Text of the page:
In 2011 they started attacking the Ruaha National Park and Rungwa Game Reserve in central Tanzania. The killing fields are already nipping at southern Kenya in Maasai Mara and Tsavo West, and we should expect a major onslaught in coming months.
Ivory trafficking has broken new records for several years now. The trafficking of ivory has increased exponentially since 2008 and the size of the seizures has also increased significantly. Shipments of over 500kg, once rare, are now the norm. This means that not only are there more ivory shipments, but they are much larger. This demonstrates the emergence of criminal cartels in this business.
Kenya and Tanzania have become a major conduits for the transiting of ivory from other parts of Africa. Though two major prosecutions are currently underway in Kenya, there seem to be little real deterrent at the port of Mombasa.
Numerous cases involving ivory dealers are awaiting trial in East Africa, but despite enormous focus on training and strengthening of the judicial processes, little progress seems to be being made as numerous suspects are on the run.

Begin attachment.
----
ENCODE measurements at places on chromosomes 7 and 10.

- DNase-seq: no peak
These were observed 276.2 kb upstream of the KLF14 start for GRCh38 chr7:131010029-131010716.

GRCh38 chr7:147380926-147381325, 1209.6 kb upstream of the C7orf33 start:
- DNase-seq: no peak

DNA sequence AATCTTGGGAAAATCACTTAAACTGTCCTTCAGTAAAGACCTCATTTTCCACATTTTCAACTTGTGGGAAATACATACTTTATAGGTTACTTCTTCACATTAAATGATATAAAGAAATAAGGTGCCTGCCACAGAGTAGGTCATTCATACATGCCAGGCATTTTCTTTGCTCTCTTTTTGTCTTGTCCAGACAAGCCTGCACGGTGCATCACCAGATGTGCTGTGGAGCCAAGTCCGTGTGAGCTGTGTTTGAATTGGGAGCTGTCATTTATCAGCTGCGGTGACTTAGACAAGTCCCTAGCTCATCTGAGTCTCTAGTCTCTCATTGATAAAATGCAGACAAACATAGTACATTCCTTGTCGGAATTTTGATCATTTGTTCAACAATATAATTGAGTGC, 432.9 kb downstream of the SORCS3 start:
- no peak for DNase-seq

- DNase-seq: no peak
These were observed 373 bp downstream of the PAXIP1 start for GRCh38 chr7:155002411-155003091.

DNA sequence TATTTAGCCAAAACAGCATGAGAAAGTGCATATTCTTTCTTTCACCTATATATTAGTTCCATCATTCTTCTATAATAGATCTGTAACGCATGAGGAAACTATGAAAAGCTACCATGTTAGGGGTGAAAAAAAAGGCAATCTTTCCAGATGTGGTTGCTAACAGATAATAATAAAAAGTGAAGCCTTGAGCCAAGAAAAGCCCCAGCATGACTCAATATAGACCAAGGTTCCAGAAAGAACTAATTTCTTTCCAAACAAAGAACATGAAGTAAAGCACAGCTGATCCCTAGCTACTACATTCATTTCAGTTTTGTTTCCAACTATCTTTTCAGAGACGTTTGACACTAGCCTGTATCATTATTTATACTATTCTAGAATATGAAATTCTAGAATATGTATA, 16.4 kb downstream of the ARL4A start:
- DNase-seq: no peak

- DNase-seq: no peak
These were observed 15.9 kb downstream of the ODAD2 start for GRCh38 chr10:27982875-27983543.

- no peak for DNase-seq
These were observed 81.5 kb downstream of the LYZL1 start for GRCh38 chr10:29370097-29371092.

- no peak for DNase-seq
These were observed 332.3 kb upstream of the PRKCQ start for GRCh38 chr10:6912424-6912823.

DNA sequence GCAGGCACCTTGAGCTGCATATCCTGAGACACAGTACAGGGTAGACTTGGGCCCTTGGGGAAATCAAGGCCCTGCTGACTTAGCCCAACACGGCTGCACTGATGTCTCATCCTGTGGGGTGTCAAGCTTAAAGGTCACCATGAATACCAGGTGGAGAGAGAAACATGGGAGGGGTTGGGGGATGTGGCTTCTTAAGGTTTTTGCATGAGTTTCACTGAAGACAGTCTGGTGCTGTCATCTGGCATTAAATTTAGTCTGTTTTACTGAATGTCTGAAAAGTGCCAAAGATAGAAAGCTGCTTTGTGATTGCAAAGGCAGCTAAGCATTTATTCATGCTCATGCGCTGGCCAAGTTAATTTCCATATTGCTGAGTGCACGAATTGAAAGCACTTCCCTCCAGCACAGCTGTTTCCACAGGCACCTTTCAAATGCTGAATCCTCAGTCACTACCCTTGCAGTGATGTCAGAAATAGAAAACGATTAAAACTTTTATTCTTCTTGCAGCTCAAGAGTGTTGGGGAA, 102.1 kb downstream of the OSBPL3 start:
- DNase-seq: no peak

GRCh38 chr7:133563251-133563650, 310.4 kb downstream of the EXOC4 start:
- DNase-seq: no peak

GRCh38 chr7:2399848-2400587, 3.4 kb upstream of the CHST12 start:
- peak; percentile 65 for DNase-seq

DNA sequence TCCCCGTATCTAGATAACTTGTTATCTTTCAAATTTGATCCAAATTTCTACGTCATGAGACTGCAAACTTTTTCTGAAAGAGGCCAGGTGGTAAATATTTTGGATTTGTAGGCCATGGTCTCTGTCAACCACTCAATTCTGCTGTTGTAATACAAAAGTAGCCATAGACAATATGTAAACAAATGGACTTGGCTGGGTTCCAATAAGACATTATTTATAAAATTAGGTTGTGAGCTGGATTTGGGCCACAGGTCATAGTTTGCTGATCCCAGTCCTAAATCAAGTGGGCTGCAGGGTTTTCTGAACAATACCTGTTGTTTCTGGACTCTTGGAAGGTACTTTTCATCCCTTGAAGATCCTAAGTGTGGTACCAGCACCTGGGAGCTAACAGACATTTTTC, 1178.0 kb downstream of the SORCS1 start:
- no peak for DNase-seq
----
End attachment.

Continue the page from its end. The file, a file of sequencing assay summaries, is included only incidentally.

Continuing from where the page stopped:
Demand for ivory remains very high in Asian countries. Although some ivory markets exist in Europe and the USA, there is no question that the killing fields of Africa are intimately linked to the demand in Asia, primarily China.
If ivory prices and seizures are anything to go by, efforts to stop people from buying ivory are not yet yielding significant results. In addition, China and Hong Kong have destroyed seized ivory and China has indicated that it will consider phasing out the ivory trade. However, the price of ivory remains extremely high and demand is not showing any signs of declining.
It is clear that the survival of elephants will depend on concerted global response. Awareness at the highest levels of governments has been achieved and numerous agreements have been signed and celebrated, but the action on the ground is largely lacking or is ineffective.